DIY digital seder: online Jewish community ready for Passover in the age of physical distancing

Rabbi Denise Handlarski’s “Secular Synagogue” was ready to spend this Passover miles apart long before physical distancing became a reality. Handlarski created the group after reflecting on the deep bonds she had formed in other online communities, including parenting and fitness groups.
Rabbi Denise Handlarski and her adapted seder plate. (Submitted by Denise Handlarski )

Rabbi Denise Handlarski's congregation is uniquely prepared for physical distancing.

That's because the "Secular Synagogue" has been meeting virtually for over a year. Now, they're preparing for their second annual video-conference Passover seder.

They figured out how to hold a digital seder last year. 

Congregants around the world connected over the Zoom video chat service, each with their own seder plate featuring a roasted egg, matzah, bitter herbs, salt water, an animal bone, vegetables and charoset — a brown mixture symbolizing the brick and mortar used to build the Egyptian pyramids. 

"We also include a beet as a shank bone option for plant-based people, an orange for LGBT inclusion and Ruth's mix (almonds, raisins, chocolate) for intercultural families," Handlarski said.

Together, they followed a modified digital Haggadah, the Hebrew text describing the order of the seder — though not without challenges. 

The Haggadah calls for a retelling of the Jewish exodus from Egypt. It's common to sing songs of praise afterward, like Dayenu.

"One thing that's tricky to do online is sing. So that's the one thing that people are figuring out with digital seders," said Handlarski.

"Very often it means everybody mutes their microphones and one person leads the singing, because that way you don't have a time lag. But most of it came together so beautifully."

An intimate online community

Handlarski's Secular Synagogue community meets monthly, either around Jewish holidays like Passover or for more secular events like guest speakers or a book club. 

Handlarski was inspired to found the group after reflecting on the bonds she had formed in other online communities, including parenting and fitness groups.

She found that the ease and frequency of online communication created a deeper connection than infrequent in-person meetups. 

Secular Synagogue's video conference. (Submitted by Denise Handlarski)

"One of the reasons I became a rabbi was because I realized that people were starved for meaningful connection and starved for meaning, period," she said.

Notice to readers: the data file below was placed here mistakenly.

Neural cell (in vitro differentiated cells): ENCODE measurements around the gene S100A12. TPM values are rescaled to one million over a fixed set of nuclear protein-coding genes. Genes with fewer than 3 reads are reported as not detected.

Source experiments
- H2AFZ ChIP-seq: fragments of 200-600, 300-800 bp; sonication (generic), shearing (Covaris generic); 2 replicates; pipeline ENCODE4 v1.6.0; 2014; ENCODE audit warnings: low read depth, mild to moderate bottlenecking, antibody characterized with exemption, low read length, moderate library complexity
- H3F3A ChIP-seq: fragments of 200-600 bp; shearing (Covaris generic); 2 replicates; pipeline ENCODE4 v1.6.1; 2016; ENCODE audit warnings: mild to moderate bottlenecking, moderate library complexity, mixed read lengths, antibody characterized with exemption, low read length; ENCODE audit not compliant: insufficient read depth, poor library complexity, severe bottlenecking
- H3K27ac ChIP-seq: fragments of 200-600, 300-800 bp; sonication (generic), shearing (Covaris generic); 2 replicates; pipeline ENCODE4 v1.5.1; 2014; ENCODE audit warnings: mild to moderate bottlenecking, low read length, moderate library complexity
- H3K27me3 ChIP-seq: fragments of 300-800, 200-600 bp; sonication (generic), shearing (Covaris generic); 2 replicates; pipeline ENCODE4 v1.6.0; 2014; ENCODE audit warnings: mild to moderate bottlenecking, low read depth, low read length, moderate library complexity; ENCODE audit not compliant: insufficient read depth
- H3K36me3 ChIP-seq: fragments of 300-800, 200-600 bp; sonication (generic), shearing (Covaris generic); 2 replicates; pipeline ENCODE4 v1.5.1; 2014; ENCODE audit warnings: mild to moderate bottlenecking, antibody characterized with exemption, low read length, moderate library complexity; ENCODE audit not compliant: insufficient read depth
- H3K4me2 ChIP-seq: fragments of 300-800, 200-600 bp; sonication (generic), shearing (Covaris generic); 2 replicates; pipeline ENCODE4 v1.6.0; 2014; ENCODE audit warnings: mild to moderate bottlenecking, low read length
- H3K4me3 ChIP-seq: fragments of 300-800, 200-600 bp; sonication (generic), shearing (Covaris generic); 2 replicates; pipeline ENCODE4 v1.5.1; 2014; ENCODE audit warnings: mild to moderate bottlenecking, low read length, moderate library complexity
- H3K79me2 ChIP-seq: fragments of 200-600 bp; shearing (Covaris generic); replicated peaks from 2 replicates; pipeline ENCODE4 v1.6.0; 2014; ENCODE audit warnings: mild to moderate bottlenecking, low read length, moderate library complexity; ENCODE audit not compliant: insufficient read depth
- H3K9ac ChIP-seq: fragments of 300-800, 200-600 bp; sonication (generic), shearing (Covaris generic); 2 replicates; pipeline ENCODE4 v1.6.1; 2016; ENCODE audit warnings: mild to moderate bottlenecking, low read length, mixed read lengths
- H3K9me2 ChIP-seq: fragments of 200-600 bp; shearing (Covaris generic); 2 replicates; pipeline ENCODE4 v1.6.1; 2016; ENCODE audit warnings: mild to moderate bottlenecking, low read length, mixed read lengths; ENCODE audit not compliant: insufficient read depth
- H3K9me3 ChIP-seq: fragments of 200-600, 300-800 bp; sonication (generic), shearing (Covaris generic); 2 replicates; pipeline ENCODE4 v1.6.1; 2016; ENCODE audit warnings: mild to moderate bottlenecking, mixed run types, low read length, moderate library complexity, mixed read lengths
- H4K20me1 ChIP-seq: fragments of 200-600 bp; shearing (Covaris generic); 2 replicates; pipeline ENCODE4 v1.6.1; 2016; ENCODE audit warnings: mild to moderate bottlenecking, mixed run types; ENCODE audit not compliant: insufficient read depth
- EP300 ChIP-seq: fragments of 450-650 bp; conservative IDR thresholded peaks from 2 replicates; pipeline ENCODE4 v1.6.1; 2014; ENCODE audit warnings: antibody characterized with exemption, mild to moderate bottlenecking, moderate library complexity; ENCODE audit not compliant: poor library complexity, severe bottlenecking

"A lot of our lives are very busy, but are lacking in something that feels substantial and spiritually satisfying. So I want to explore how we use the online space to change some of those dynamics to foster real connection and to bring people meaning."

Handlarski also manages the Oraynu Congregation for Humanistic Judaism, an in-person congregation where she has made some meaningful connections. Yet she only sees most members of this community once a month, or every two weeks if they attend all the events.

"But the people in my online community I interact with several times a day," she said.

While online communities are often criticized for their lack of intimacy, Handlarski believes they create a space where members are able to be vulnerable.

"I find that distance can make people feel comfortable enough to reveal things about themselves, because they don't have to look somebody right in the face as they do it," she said.

As for whether tradition should dictate how ancient rituals like Passover are performed, Handlarski said "tradition really gets a vote but not a veto." 

She said she tries to be an open-minded feminist while performing any of her duties as rabbi, whether they're in the physical world or online. 

"My values around justice will always supersede things that I would do to honour tradition," she said.

"If there's a practice that's sexist, or homophobic, or in any other way I think is in conflict with our contemporary values around justice, I'll always choose justice."